In mathematics, Calculus deals with continuous change. It is also called infinitesimal calculus or “the calculus of infinitesimals”. The Two major concepts of calculus are Derivatives and Integrals.
- The derivative gives us the rate of change of a function. It describes the function at a particular point while the integral gives us the area under the curve.
- The integral gives us the area under the curve. Integral gathers the different values of a function over a number of values.
In general, classical calculus Calculus is the study of the continuous change of functions. In this article, we have provided everything related to Math Calculus for Beginners. Definition, examples, and practice questions will help you not only learn calculus theory but also practice calculus.
Table of Content
What is Calculus?
Calculus, a branch of mathematics that deals with the study of rate of change. It was founded by Newton and Leibniz.
Calculus math is commonly used in mathematical simulations to find the best solutions. It aids us in understanding the changes between values that are linked by a purpose. Calculus focuses on core ideas like limits, functions, integration, differentiation, and so on.
Calculus mathematics is classified into two parts:
Calculus Definition
Calculus is the part of mathematics that deals with the properties of derivatives and integrals of quantities like area, volume, velocity, acceleration, etc.
Check: Integral Calculus
Basic Calculus
Basic Calculus involves the study of differentiation and integration. Both concepts are based on the concepts of limits and functions. Fundamental concepts such as continuity and exponents serve as the bedrock for advanced calculus.
Basic calculus involves learning two types of calculus:
- Differential Calculus: used to determine the rate of change
- Integral Calculus: used to find quantity based on known rates of change.
Check: Calculus Cheat Sheet
Calculus Topics
Depending upon the variety of topics covered under calculus, we can divide the topics into different categories as listed below,
- Precalculus
- Calculus 1
- Calculus 2
Precalculus
Precalculus is a domain of mathematics that consists of trigonometry and algebra created to get students ready for the preparation of calculus.
In precalculus, advanced mathematics is mainly focused upon which includes functions and quantitative reasoning. Major topics studied under precalculus are,
Calculus 1
Calculus consists of topics mainly focusing on differential calculus and similar concepts like limits and continuity. Some topics under Calculus 1 are,
Calculus 2
Calculus 2 is all about the mathematical study of change that occurred during the modules of Calculus 1. Some of the topics covered under Calculus 1 are,
Check: Differential Calculus
Calculus Functions
Functions in calculus denote the relationship between two variables, which are independent and the dependent variable.
Let’s examine the following diagram.
We can see that there is an INPUT, a box, and an OUTPUT. For example, assume we want to bake a cake. We would require the following ingredients.
- Refined Flour
- Sugar
- Eggs
- Butter
- Baking powder
- Baking soda
The above example can be represented as a function as shown below,
Let’s take another example,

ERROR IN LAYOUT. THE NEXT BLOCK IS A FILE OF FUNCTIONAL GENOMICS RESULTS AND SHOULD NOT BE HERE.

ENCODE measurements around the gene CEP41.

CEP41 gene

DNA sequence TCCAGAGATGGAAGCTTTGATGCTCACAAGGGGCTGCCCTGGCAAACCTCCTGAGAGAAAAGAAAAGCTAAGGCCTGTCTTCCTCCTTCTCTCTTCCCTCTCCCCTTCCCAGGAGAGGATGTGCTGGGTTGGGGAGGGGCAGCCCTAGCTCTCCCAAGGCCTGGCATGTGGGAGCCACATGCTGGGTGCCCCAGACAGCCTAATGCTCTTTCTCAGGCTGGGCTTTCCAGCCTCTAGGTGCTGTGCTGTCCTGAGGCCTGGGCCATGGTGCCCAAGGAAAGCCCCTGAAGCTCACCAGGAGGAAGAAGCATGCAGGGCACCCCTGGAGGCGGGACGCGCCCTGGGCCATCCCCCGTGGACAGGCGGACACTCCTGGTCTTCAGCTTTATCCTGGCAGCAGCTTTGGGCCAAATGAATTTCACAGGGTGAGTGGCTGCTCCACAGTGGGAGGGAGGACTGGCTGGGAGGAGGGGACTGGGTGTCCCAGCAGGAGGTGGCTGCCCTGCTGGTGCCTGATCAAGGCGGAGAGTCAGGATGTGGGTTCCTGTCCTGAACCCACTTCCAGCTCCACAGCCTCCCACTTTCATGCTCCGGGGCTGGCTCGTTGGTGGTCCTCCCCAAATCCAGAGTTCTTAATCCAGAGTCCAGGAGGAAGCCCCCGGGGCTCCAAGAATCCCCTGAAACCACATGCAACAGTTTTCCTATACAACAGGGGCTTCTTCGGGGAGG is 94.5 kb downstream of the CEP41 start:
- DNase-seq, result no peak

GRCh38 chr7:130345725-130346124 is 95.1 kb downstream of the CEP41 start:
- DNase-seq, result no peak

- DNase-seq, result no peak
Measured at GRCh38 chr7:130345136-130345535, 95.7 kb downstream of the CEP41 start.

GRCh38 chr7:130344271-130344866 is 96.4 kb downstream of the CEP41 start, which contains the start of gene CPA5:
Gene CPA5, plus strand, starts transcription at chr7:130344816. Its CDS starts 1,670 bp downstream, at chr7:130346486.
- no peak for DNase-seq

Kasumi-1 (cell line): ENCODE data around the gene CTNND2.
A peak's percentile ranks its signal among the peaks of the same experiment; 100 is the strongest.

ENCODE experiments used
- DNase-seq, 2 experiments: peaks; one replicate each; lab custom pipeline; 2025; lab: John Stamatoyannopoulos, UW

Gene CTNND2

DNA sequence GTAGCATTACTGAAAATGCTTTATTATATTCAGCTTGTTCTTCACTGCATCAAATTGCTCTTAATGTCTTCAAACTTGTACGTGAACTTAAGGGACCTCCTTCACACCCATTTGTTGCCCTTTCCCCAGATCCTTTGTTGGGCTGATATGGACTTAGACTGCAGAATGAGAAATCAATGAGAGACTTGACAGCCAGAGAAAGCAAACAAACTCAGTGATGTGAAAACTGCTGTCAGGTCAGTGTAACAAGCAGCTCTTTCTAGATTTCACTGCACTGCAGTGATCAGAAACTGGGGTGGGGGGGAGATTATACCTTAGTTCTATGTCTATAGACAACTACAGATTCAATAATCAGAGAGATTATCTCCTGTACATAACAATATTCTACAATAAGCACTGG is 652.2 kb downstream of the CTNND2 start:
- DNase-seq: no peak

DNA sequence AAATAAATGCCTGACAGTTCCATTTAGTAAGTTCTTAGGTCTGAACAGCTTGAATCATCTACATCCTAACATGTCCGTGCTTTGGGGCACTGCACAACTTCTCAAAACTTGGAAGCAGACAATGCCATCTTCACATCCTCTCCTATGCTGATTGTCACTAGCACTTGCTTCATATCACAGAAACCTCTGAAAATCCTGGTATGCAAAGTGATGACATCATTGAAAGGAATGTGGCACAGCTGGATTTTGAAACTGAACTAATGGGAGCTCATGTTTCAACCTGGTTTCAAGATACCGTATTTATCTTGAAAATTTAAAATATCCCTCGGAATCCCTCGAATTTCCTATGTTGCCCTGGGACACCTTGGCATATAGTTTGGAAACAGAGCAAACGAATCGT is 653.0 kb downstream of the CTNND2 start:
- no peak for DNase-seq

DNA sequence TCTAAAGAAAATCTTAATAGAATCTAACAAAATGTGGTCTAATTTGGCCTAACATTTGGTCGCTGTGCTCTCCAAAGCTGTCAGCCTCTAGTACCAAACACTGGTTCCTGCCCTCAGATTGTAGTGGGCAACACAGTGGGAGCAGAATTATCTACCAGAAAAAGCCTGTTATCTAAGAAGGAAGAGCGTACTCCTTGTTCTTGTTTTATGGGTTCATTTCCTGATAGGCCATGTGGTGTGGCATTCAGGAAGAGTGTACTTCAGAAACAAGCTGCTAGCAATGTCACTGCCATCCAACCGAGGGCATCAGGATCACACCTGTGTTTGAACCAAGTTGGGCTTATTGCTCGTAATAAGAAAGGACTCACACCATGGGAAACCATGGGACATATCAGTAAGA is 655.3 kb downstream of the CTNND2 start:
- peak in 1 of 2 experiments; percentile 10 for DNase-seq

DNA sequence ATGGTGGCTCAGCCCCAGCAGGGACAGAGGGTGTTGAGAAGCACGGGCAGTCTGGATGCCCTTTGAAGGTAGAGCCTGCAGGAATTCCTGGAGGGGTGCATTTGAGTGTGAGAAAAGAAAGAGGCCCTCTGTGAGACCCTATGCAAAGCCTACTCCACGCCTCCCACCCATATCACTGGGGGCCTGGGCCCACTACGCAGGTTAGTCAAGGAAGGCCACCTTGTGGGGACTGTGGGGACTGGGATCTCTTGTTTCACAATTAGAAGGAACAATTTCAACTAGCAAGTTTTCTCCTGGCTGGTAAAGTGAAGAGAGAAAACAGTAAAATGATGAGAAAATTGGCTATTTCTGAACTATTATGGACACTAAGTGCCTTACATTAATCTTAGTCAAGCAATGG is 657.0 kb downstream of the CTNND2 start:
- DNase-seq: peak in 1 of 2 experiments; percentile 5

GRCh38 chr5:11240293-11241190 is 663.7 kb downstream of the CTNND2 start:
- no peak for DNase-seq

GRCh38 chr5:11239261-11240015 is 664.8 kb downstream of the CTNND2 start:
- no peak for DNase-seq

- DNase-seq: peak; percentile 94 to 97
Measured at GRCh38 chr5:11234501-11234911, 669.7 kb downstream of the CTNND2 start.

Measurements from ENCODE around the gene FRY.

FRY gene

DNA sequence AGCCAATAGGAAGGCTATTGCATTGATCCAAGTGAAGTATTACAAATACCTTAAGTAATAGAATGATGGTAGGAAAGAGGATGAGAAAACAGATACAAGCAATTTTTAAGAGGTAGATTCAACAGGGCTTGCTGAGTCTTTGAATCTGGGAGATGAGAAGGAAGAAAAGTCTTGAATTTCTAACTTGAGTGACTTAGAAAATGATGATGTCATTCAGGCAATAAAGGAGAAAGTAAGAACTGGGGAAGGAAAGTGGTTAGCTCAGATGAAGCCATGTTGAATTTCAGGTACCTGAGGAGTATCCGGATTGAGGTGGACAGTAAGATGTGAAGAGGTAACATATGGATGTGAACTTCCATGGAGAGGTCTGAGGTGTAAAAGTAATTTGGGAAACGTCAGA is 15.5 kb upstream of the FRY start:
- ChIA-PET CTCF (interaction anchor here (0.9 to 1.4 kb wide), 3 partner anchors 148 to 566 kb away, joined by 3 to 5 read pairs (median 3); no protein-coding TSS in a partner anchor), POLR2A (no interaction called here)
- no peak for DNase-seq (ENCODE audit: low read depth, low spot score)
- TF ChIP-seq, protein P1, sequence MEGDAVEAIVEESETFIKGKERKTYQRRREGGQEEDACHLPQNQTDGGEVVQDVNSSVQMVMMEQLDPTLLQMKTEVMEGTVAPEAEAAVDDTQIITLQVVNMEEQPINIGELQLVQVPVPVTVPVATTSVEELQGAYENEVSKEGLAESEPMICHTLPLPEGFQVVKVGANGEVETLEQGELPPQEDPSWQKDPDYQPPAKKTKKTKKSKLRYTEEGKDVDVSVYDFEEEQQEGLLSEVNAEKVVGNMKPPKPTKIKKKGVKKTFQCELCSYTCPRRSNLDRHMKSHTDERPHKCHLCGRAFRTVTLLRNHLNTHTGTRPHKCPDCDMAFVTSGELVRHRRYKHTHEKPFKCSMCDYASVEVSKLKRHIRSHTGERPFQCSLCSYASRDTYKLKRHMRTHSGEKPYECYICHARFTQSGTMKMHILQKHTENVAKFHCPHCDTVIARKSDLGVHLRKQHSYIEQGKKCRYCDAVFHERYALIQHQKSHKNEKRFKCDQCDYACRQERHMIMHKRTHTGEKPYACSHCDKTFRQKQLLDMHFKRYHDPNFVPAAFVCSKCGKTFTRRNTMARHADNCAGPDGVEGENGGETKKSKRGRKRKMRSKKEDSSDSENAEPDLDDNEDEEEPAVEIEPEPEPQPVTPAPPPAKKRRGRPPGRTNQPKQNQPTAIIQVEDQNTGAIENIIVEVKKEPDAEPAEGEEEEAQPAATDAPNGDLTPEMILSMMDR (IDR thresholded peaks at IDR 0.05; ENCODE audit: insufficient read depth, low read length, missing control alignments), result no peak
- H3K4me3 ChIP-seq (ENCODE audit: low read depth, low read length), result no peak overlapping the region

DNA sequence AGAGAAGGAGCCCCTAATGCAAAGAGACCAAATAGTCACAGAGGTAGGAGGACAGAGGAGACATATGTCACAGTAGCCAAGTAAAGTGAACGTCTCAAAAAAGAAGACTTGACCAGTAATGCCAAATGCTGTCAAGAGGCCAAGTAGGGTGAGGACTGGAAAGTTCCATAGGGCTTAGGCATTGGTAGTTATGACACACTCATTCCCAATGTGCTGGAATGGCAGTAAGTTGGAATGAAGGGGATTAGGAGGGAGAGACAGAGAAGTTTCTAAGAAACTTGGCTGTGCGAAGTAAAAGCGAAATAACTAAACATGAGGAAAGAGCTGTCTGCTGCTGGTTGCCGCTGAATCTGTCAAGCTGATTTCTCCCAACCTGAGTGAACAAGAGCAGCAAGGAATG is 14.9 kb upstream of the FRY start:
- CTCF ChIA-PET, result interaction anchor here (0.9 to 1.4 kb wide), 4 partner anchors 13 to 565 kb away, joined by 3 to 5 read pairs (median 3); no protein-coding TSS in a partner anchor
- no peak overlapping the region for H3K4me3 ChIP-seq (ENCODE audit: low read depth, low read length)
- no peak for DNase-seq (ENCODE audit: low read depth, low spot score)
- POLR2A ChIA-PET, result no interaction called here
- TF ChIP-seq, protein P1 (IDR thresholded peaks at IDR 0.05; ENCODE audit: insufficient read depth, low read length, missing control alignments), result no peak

y = 5x
Value of x | Value of y |
---|---|
1 | 5 |
2 | 10 |
3 | 15 |
4 | 20 |
From the above example, we can see that the value of y depends on the value of x. We can conclude that.
- INPUT is independent of the OUTPUT
- INPUT is independent of the OUTPUT
- OUTPUT depends on the INPUT
- The box is accountable for the change of the INPUT to the OUTPUT
In calculus,
- INPUT is an independent variable
- OUTPUT is a dependent variable
- The box is a function
Check: Domain Relational Calculus in DBMS
Types of Calculus
Calculus Mathematics can be divided into two types:
- Differential Calculus
- Integral Calculus.
Both differential and integral calculus consider the effect of a small shift in the independent variable on the equation as it approaches zero.
Both discrete and integral calculus serves as a basis for the higher branch of mathematics known as Analysis.
Check: Tuple Relation Calculus in DBMS
Differential Calculus
- Differential calculus is used to solve the problem of calculating the rate at which a function changes in relation to other variables.
- To obtain the optimal answer, derivatives are utilized to determine a function’s maxima and minima values.
- It primarily handles variables like x and y, functions like f(x), and the variations in x and y that follow.
- dy and dx are used to symbolize differentials.
- The process of differentiating allows us to compute derivatives. The derivative of a function is given by dy/dx or f’ (x).
Let’s go over some of the important subjects covered in basic differential calculus.
Limits
Limit is used to calculate the extent of closeness to any term or upcoming term. A limit is denoted with the help of the limit formula as,
lim_{x⇢c }f(x) = A
This expression is understood as “the limit of f of x approaches c equals A”.
More articles on Limits, to get better understanding:
- Introduction to Limits
- Formal Definition of Limits
- Strategy in Finding Limits
- Determining Limits Using Algebraic Manipulation
- Limits of Trigonometric Functions
- Properties of Limits
- Limits by Direct Substitution
- Estimating Limits from Graphs
- Estimating Limits from Tables
- Squeeze Theorem
Derivatives
The instantaneous rate at which one quantity changes in relation to another is represented by derivatives. The representation of a function’s derivative is:
lim_{x⇢h }[f(x + h) – f(x)]/h = A
More articles on Derivatives, to get better understanding.
- Introduction to Derivatives